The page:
• Shark (A sideways diamond filled with notches with two dots above it and a line rising from between them)

Three Prey in order of strength:

  • Marlin (a smooth horizontal arch with a smaller one aligned vertically at the middle of the larger arch)
  • Tuna (a single line with an open mouth on the end)
  • Fry (a single line with a dot on the end)

Each stone is paired with a match on its opposite side: Orca/Marlin, Dolphin/Tuna, Shark/Fry.

Three stones are thrown up to land back down in a circle. Only the stones in the circle count. When three predators come up, they equal 3 points and three marbles are taken from the circle. When three prey come up, they equal 3 points and three marbles are taken from the circle. Any predator that comes up with a prey will eat that prey: its point no longer counts. 2 predators and 1 prey equals 2 points. 1 predator and 2 prey equals 2 points.

When two stones land upon each other, they quarrel. If a prey lands on a predator, it is equivalent to the prey not touching the predator; the predator eats the prey. If a predator lands on another predator, the stronger one eats it according to the hierarchy at the top of the list. If two predators land on another predator, then the two weakest ones are eaten. The same applies to prey as well.

A marble is removed for each point. The game ends when all of the marbles are taken from the circle. (Thanks to the player of Edail Archiras!)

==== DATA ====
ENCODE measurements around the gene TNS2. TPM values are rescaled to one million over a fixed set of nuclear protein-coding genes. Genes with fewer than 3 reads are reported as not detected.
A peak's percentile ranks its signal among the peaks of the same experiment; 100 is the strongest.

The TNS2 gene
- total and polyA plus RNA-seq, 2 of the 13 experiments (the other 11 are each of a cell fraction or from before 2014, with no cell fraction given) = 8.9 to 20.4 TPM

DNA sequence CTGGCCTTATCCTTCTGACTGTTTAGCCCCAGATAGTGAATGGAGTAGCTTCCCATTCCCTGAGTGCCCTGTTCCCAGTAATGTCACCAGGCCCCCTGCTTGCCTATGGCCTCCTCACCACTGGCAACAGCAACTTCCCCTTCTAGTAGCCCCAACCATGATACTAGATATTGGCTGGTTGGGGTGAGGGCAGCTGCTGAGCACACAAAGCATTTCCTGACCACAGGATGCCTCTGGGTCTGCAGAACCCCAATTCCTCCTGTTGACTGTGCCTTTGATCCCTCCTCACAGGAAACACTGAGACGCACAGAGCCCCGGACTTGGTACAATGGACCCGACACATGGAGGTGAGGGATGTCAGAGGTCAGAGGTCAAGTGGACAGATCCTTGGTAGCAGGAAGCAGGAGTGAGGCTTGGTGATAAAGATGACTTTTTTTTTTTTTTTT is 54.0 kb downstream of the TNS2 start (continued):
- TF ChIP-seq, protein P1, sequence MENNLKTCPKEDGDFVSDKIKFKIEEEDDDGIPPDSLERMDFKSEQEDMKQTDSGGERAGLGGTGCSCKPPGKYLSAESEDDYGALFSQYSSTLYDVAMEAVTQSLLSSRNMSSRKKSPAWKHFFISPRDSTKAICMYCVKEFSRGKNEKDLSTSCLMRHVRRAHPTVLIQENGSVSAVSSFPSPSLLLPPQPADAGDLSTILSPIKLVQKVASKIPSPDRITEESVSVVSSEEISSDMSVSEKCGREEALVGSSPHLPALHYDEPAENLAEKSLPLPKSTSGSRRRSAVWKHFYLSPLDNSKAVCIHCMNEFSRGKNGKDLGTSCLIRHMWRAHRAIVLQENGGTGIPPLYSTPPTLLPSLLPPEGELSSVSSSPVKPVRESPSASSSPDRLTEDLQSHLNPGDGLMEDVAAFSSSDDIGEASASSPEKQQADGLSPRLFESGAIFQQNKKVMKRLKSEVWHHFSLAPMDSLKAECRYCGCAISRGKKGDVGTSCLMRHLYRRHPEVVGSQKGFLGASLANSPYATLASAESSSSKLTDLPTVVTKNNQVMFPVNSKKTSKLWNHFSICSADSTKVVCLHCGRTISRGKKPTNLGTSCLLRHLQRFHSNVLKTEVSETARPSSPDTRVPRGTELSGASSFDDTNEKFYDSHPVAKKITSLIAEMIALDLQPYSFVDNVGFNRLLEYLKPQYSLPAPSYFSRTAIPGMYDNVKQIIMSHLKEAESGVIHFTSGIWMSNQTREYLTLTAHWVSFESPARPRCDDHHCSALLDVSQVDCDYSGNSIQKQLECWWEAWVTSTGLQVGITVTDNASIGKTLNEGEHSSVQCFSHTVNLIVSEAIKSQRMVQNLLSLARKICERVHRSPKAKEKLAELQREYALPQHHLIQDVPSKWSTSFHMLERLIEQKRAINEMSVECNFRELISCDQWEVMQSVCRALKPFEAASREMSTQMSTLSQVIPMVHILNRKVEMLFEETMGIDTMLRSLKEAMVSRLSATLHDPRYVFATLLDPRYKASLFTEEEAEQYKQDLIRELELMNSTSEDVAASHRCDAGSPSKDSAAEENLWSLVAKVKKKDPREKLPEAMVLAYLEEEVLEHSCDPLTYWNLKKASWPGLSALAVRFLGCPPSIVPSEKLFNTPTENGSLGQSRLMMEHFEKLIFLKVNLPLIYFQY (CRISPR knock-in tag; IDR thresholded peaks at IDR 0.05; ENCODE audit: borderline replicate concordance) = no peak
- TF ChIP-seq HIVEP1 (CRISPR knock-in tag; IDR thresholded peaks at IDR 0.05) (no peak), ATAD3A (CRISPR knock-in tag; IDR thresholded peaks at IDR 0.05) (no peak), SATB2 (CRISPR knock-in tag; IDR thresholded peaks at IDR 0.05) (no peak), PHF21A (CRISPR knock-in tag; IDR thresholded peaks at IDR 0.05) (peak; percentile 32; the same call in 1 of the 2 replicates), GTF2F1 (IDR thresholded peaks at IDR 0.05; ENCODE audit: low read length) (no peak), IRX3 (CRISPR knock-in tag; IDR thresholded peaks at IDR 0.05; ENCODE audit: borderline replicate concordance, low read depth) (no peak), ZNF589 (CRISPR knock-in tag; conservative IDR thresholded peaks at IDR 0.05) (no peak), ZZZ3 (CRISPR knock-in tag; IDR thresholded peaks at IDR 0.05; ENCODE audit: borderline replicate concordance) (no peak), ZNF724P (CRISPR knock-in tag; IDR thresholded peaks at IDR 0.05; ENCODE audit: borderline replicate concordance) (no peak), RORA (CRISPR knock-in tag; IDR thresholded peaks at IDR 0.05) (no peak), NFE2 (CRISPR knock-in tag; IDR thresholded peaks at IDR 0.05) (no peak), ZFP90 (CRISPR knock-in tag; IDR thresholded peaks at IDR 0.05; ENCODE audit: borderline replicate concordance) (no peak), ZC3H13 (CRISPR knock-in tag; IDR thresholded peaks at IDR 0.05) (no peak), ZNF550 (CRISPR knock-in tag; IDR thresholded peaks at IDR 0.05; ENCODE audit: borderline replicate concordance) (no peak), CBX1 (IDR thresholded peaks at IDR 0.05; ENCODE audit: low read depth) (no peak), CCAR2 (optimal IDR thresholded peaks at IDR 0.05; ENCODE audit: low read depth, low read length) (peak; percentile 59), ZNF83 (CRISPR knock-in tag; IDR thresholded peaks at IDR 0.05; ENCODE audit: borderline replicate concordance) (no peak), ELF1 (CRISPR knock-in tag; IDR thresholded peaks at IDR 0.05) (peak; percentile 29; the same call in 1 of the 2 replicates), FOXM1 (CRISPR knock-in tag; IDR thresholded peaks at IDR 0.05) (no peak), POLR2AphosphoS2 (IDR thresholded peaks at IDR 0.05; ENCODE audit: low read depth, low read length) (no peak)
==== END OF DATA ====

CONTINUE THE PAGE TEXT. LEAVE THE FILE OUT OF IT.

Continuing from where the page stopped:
Akin to dominoes, each person is dealt a certain number of rune-scriped tiles. After the first is laid down, turns are taken to keep building off of what has been played.

Runes can also be used for "fortune telling," where a person's future can supposedly be determined by drawing a certain number of Runes from a sack and laying them out in a pattern. The future, or answer to questions, whichever the occasion, is determined by what runes appear where. (Thanks to the player of Cris Kadec!)

Spectator Sports

Where there are horses, dogs, or people, there are races! There are also archery contests, hand-to-hand combat weapon matches (including swords, staffs, and stick-fighting [also known as cudgeling]), bare-knuckle boxing, kick-boxing, animal baiting, cockfights and the less-violent lawn-bowling and informal games of ball.